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If Thou Endure It Well

Doug Sorensen - Sept 2023
Audio of "If Thou Endure It Well"
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Good morning, brothers and sisters. I am grateful and humbled for the opportunity to be with you today and pray that the Holy Ghost will be with each of us.

Joseph Smith has said, “Happiness is the object and design of our existence, and will be the end thereof, if we pursue the path that leads to it.”[1]

This morning, I’d like to speak to you about how trials, adversity, and disappointments in our everyday lives may turn out to be blessings for us if we keep focused on Jesus Christ. In 2 Nephi 2:11, it says, “For it must needs be, that there is an opposition in all things. If not so . . . righteousness could not be brought to pass, neither wickedness, neither holiness nor misery, neither good nor bad.”[2]

Opposition and hardships seem to pop up in our lives and interfere with our plans for happiness all the time. Yet despite discouragement and adversity, those who are happiest seem to find a way of learning from their difficulties. They become stronger, wiser, and happier as a result of the trials they endured. Much like lifting weights, the more resistance we face, the stronger we become and, therefore, the better equipped we are at handling situations we may face in the future.

I’d like to tell a historical story that I feel we could learn some great lessons about dealing with adversity from.

During the dark days of World War II, England and Germany were in a bitter struggle. At that time, Germany was about to launch one of the greatest ships the world had ever known, the battleship Bismarck. Germany’s goal was to introduce Bismarck and her companion ship into the North Atlantic in search of enemy supply convoys. Their goal was to cut off England’s supply lines from the west to force England to surrender.

England knew of Bismarck’s existence and was very concerned about the amount of destruction this new ship would cause. England’s answer to the Bismark was to send a couple of their own battleships, HMS Hood and HMS Prince of Wales, to intercept Bismark. The Hood had served England long and well and had ruled the seas for over twenty years. It was thought to be invincible.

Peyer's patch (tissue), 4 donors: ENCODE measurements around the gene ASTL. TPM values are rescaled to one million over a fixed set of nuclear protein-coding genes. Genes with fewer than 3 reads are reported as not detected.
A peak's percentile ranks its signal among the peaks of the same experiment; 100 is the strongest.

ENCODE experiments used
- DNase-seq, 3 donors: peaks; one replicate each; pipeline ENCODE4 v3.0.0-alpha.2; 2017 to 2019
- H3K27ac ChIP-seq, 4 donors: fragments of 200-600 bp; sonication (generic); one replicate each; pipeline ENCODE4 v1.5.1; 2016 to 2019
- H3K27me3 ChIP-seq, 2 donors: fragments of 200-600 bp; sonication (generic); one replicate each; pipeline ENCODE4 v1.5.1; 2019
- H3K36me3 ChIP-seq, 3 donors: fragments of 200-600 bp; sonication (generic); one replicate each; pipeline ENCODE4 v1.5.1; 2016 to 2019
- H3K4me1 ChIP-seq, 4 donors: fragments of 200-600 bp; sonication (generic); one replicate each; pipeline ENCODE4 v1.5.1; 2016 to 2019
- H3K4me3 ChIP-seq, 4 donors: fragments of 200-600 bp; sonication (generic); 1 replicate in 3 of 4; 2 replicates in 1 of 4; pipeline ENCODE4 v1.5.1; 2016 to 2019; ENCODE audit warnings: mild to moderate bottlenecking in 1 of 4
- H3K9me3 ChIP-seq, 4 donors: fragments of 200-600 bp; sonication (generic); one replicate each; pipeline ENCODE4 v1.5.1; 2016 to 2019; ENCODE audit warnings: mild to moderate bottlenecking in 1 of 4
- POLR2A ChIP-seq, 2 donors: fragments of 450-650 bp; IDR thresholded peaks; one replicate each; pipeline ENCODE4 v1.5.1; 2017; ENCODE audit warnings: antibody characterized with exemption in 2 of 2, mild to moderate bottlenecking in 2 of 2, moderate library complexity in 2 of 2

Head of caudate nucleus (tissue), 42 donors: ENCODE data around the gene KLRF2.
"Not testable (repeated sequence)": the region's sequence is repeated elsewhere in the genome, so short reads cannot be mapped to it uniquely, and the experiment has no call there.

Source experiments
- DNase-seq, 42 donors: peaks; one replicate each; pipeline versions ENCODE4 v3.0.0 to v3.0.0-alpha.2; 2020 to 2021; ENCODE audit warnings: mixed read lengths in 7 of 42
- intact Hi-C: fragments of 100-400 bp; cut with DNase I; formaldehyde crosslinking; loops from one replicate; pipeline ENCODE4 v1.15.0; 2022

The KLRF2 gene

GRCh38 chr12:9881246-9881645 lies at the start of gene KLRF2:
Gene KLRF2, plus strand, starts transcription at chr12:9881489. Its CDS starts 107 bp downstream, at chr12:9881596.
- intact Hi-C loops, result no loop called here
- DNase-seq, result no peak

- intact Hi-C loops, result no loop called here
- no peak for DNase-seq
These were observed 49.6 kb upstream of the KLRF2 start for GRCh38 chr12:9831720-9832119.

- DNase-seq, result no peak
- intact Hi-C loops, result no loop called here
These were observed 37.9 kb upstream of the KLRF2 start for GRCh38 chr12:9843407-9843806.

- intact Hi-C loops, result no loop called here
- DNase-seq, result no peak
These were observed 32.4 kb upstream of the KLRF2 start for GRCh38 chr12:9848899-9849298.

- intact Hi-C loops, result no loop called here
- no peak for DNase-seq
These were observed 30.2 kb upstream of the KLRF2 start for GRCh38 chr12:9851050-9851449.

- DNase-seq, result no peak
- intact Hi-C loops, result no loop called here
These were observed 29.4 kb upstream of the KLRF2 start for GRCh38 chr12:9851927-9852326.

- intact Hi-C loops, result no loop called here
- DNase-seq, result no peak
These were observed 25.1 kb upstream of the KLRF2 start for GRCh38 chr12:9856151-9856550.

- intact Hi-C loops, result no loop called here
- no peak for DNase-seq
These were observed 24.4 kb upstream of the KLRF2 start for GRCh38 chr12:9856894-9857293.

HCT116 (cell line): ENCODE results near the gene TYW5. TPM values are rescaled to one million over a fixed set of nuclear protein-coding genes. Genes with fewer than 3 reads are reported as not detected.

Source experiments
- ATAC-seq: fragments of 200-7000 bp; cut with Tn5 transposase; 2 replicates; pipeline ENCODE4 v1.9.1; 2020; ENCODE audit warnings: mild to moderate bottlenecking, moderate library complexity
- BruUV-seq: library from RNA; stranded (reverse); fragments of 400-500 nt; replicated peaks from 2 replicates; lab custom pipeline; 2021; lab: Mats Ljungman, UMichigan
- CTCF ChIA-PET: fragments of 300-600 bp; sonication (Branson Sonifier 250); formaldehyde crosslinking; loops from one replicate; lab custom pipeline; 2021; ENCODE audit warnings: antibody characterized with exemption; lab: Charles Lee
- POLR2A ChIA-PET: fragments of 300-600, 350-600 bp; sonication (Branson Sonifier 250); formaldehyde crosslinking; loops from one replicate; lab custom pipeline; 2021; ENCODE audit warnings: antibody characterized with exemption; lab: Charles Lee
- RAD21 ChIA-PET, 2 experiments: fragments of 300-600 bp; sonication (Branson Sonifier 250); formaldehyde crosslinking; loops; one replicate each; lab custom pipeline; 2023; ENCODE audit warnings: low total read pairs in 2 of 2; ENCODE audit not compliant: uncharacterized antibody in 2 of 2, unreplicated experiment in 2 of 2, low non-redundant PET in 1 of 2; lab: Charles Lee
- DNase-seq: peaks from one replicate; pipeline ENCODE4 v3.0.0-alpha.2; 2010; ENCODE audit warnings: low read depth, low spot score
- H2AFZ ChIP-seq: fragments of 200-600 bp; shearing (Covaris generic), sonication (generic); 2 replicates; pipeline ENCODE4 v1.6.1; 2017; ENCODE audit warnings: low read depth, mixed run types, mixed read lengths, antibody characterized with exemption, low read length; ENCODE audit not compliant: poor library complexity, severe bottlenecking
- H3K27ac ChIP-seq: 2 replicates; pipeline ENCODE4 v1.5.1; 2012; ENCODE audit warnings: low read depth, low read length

On the 24th of May 1941, as the Bismarck emerged from the Denmark Straights, the British Navy was waiting with the HMS Hood, the Battleship Prince of Wales. As they approached each other, the Hood unleashed its 15-inch main guns. Hood and Bismarck exchanged fire for four minutes before the Bismarck found its target. Just before the Hood could strike a fatal blow to Bismarck, a huge armor-piercing shell fired from the Bismarck ripped through the top deck of the Hood and exploded its ammunition magazine, literally blowing the great ship in half. Instantly, the Hood was sunk and, with it, much of the optimism and hope of the British Navy.

The Bismarck was also damaged. She was taking on water and leaking oil, so she was immediately ordered to set out for their closest base in German-occupied France for repairs. After an exhaustive search, the British Navy found Bismarck again. This time a British aircraft carrier launched torpedo planes against what they thought was Bismarck, but because of foul weather, the British torpedo planes made a horrible mistake and misidentified a British Destroyer as the Bismarck and dropped torpedoes against their own ship. Fortunately for the British, their new and untested magnetic detonators malfunctioned and detonated prematurely, leaving the Destroyer undamaged.

The mishap, a blessing in disguise, gave the British Navy a chance to replace the faulty detonators on the next round of torpedoes to be used against Bismarck. However, valuable hours were wasted. Just before dark, that evening fifteen torpedo planes were once again launched against Bismarck.

As the planes approached Bismarck, they were heavily fired upon by the ship’s anti-aircraft guns; however, a torpedo managed to strike Bismarck near the rear of the ship. As luck would have it for the British, the torpedo struck just as the Bismarck was making an evasive turn, jamming the rudder fifteen degrees to port, dooming the mighty ship to steam in an endless lefthand circle at a speed no greater than seven knots. The crew of the Bismarck did everything they could think of to try to free the rudder, but it was no use.